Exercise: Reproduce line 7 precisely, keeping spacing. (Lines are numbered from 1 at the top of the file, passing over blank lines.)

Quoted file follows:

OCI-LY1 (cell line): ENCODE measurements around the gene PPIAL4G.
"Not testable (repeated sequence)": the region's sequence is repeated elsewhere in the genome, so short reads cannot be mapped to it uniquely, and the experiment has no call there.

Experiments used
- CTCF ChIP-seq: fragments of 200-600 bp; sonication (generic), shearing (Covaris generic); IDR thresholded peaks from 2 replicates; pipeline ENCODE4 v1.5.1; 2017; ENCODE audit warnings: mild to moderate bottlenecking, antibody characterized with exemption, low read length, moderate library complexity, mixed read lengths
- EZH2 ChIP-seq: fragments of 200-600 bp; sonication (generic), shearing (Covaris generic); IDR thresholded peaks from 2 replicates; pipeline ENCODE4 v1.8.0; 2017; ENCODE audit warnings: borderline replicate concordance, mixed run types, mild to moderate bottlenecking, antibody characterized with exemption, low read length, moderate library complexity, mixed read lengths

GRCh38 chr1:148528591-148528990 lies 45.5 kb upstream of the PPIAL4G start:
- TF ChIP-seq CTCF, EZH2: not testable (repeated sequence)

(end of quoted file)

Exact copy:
- TF ChIP-seq CTCF, EZH2: not testable (repeated sequence)